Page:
Shipwright and volunteer who helped find the Mary Rose scoops a National Lottery Local Legend award

Maurice Young, a volunteer at the Mary Rose Museum, has been given a Local Legend Award as part of the National Lottery's awards for its 25th birthday. Picture: National Lottery
Maurice Young, a volunteer at the Mary Rose Museum, has been given a Local Legend Award as part of the National Lottery's awards for its 25th birthday. Picture: National Lottery
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A STALWART volunteer who joined the hunt for the Mary Rose in 1966 has been given a National Lottery Local Legend Award, as the game celebrates its 25th birthday.

Maurice Young, 90, won the prize for his efforts to locate King Henry VIII’s Tudor warship and subsequently volunteer at its Portsmouth museum.

Known by friends as Morrie, he joined the hunt for the vessel after meeting military historian Alexander McKee at a lecture in Hamble.

When Mr McKee learned Morrie was a shipwright and a diver, a connection was struck – and he joined his mission to find the ship.

Mr Young now volunteers at the Mary Rose Museum in Portsmouth Historic Dockyard every week, where pals call him a 'fountain of knowledge’.

Sally Tyrrell, head of development at the Mary Rose, said: ‘He epitomises the Mary Rose story. 

‘A feat of human endeavour – from those who lost their lives, to those who rediscovered, excavated and raised the ship and artefacts – to today’s crew who care for her for future generations. He is a remarkable individual who richly deserves this award.

‘We are all honoured to know him and absolutely thrilled he has been recognised in this way. He is our legend too.’

READ MORE: Archaeologist who helped to excavate the Mary Rose celebrates 40 years of work with the ship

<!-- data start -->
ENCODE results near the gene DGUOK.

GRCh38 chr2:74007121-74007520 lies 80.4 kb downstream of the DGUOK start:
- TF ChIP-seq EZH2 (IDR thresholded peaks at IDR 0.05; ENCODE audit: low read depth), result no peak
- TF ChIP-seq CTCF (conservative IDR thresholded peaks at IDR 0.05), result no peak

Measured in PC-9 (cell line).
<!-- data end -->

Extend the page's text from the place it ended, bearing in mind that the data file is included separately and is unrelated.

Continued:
An ear injury meant Mr Young could not dive when Mary Rose was raised on October 11, 1982, so he watched on from a BBC boat instead.

But his memories of dives in search of the ship and her artefacts, of which 19,000 are now displayed, remain as clear as day – especially one.

Mr Young said: ‘The one dive I remember more than any other was when we discovered the stern post of the ship. All I could see was timbers standing out of the sea bed.

‘That was important because it wasn’t until you could see something that had been horizontal or vertical on the ship you knew you’d found her.

‘I was standing at the bottom of a massive crater the boys had dug in the sea bed looking at this great big piece of wood with the gudgeons [socket-like fittings] for the rudder.’

It was Mr Young who taught the late archaeologist Margaret Rule to dive. She was the person in charge of the project to raise the Mary Rose. 

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After jokingly asking Mr Young to collect her whelks each time he would dive to inspect the ship, he gave his critique of her very first descent.

‘Yes – and I’m happy you can collect your own whelks,' he told her. 

Mr Young said it is tales like this that have made his decades-long commitment to the Mary Rose so special. 

‘One of the things that was so noticeable on the diving team was the camaraderie,’ he said. 

‘That same camaraderie is still here today among the volunteers and staff at the museum.

‘As well as pride I feel privileged to have been part of it [the quest to find and raise the Mary Rose] and to still be part of it, the privilege comes from being associated with such nice people – from the diving team to the people I work with today.’

Actor Hugh Bonneville visited the Mary Rose Museum in July after it was named a finalist for best National Lottery-funded heritage project in the game's 25th birthday awards. 

The ship sank in the Solent in 1545 and its raising remains the world’s largest underwater maritime archaeological excavation ever undertaken.

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